Alerts, News and Background from Lebanon
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Edited by Inga Schei and Lokman Slim
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March 15, 2013

On March 3, Parliament Speaker Nabih Berri sparked a political firestorm when he asserted, “The Arab dust, which is called the Arab Spring, is filling...the country’s sky and could turn into a storm that would bring the rain of chaos unless the political groups act [to calm the security situation].” The uncertainty regarding the nation’s security is of particular interest considering Lebanon’s upcoming elections tentatively scheduled for next June. Berri added, “The priority now is [to address] the security situation [rather than] the elections, which [could] trigger [an] explosion if they are held in this atmosphere.” Several days later, Prime Minister Najib Mikati echoed Berri’s sentiments about security, albeit in reference to Foreign Minister Adnan Mansour’s support for reinstating a representative of the current Syrian regime as a member of the Arab League. “[T]he dangers surrounding us do not allow any [official] to state their personal or political point of view as this would constitute a gap and lead to confusion….” Yet regardless of the topic, Lebanon’s national leaders are clearly concerned about altering the status quo, an uneasiness that focuses on the growing dialogue about the possibility of “impending war.”

Over the past few months, local and international observers have engaged in a very public dialogue that centers on the likelihood that Lebanon could slip back toward chaos and war. During that time, exchanges about that dire extreme have transformed into conversations that all too frequently substitute the word “if” with “when.” In reality, however, the concerns being expressed have evidential support. For instance, the quasi-regular conflicts—verbal and physical—Lebanon has experienced since May 2012 point toward the genuine possibility of a descent into national-level violence. Notably, Sunni Salafi Sheikh Ahmad al-Assir has played a significant role in instigating this mounting tension. As recently as March 13, Assir supporters in Tripoli and Beirut heeded his call to “take to the streets and block [them] without resorting to burning tires or [violence],” based on his claim that the Lebanese Army had surrounded his mosque. Despite al-Assir’s “green,” incendiary-free approach to protesting, his most recent call was made following a series of sit-ins and demonstrations staged by supporters and opponents alike—which garnered nationwide condemnation. It is also likely that despite any efforts he may have made to “soften” his rhetoric, al-Assir will continue playing the role of provocateur, whether he is busy urging citizens to protest or merely taking a ski trip.

Unrest has also returned to some of Lebanon’s most iconic Palestinian camps. Located near al-Assir’s hometown of Saida, the Ain el-Hilweh camp— Lebanon’s largest and most infamous—recently endured a lapse in security that culminated in a March 12 – 13 confrontation which left one dead and 16 injured. Fighting between Fath and an emerging alliance of Islamist organizations comprised of the Abdullah Azzam Brigades, Fath al-Islam, Jund ash-Sham and al-Haraka al-Islamiyya al-Moujahida (all purportedly “jihadist” groups which benefit substantially from their connections in the region, especially with the groups fighting in Syria) devolved into lethal machine gun and rocket duels. Shifts in politico-religious allegiances among camp residents toward the more conservative (and in some cases “jihadist”) ideology could have a significant impact on Palestinian-Lebanese relations and by extension, the approach Lebanon may take in addressing the steadily growing number of Syrian refugees. Behind the Palestinians, that population (now estimated to be in the hundreds of thousands) has emerged as the country’s second largest group of refugees. To date, however, these clashes have not affected overall Lebanese security, likely because of the closed nature of the camps. Specifically, the Lebanese Army does not intervene in camp issues, and instead leaves security responsibilities to the residents.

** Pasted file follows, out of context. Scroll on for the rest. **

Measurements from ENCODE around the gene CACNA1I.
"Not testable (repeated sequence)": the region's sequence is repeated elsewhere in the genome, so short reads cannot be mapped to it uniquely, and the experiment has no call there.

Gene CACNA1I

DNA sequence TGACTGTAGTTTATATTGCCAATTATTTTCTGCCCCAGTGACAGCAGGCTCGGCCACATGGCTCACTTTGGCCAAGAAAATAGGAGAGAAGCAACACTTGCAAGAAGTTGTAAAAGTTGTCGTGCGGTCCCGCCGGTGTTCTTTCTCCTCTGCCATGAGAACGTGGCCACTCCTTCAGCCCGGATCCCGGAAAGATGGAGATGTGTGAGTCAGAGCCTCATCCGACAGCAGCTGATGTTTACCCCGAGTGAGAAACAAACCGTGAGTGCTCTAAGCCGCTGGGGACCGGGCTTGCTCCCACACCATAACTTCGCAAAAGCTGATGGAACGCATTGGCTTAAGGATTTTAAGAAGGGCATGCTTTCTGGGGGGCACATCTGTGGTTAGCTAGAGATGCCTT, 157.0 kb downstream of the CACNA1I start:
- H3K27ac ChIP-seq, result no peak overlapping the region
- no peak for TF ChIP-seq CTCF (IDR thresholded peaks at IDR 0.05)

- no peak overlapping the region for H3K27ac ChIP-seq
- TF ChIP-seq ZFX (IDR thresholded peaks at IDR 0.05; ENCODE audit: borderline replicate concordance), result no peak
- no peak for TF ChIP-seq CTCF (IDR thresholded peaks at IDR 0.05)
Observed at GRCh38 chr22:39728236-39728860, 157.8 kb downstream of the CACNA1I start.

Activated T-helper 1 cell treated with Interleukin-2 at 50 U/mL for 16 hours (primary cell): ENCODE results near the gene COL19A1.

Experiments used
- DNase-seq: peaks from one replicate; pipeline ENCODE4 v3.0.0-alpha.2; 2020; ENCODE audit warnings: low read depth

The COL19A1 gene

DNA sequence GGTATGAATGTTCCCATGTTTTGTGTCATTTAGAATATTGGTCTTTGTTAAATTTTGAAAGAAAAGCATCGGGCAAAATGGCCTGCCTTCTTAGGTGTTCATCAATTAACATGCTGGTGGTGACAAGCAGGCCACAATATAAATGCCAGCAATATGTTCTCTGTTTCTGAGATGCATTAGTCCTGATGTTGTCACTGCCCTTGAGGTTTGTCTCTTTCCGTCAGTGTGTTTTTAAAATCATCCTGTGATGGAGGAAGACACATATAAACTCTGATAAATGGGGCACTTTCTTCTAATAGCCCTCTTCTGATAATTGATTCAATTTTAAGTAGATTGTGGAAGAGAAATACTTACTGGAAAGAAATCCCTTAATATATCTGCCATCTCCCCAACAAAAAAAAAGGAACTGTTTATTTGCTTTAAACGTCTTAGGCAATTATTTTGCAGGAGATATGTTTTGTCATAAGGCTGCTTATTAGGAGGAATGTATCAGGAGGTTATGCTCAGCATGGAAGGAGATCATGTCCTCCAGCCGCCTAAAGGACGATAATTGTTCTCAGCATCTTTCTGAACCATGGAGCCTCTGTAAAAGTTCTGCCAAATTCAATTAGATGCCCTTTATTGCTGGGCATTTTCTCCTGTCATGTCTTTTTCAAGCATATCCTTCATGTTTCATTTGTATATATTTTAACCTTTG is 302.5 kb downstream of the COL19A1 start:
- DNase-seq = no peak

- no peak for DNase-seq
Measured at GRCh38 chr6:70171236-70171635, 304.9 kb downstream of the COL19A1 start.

As the nature of armed conflict and warfare changes, many extra governmental groups have begun using Internet-based, open-source portals to coordinate their strategies. By extension, is has become fashionable for non-state actors to describe their battle plans on such social media outlets, thus making them viable threats to the better equipped government forces. In a March 13, 2013 New York Times article titled Video Shows Syrian Suicide Bomber’s Last Day, the would-be driver is portrayed with a colleague consulting a laptop that shows the intended route and point at which he is to detonate his truck—allegedly loaded with 20 tons of explosives.
Concurrently, the country’s main Shia organization, Hezbollah, is already involved in almost daily clashes against (Sunni) Syrian rebels in several border areas of Northeast Lebanon. Not only is it watching guardedly the actions being taken by Sheikh al-Assir and other Sunni leaders, but it is also observing with some anxiety the growing number of Syrian refugees flowing into the country. Notably, it has been preparing fastidiously for the possibility of “impending violence.” Well-informed sources advised ShiaWatch that Beirut-based unit commanders from Hezbollah and the Amal Movement were invited to participate in early March in several briefings choreographed by Hezbollah. During those events, the organizers discussed strategies to be invoked should military action or paramilitary deterrence need to be taken. The same source indicated that for the first time in such briefings, 3-D images of Beirut’s streets were projected on jumbo screens in order to identify the specific areas of responsibility assigned to each group.

Although Hezbollah and Amal have recently intensified patrols in their respective neighborhoods including the Shia quarters of West Beirut—a task referred to as Hirasat—the sources noted that this is the first time such technology (used to coordinate position assignments in the event military or paramilitary action is deemed necessary) has been shared with Amal militants. Moreover, the formal assignment of “battle sectors” demonstrates clearly that Hezbollah and its allies are preparing for just such a worst-case scenario.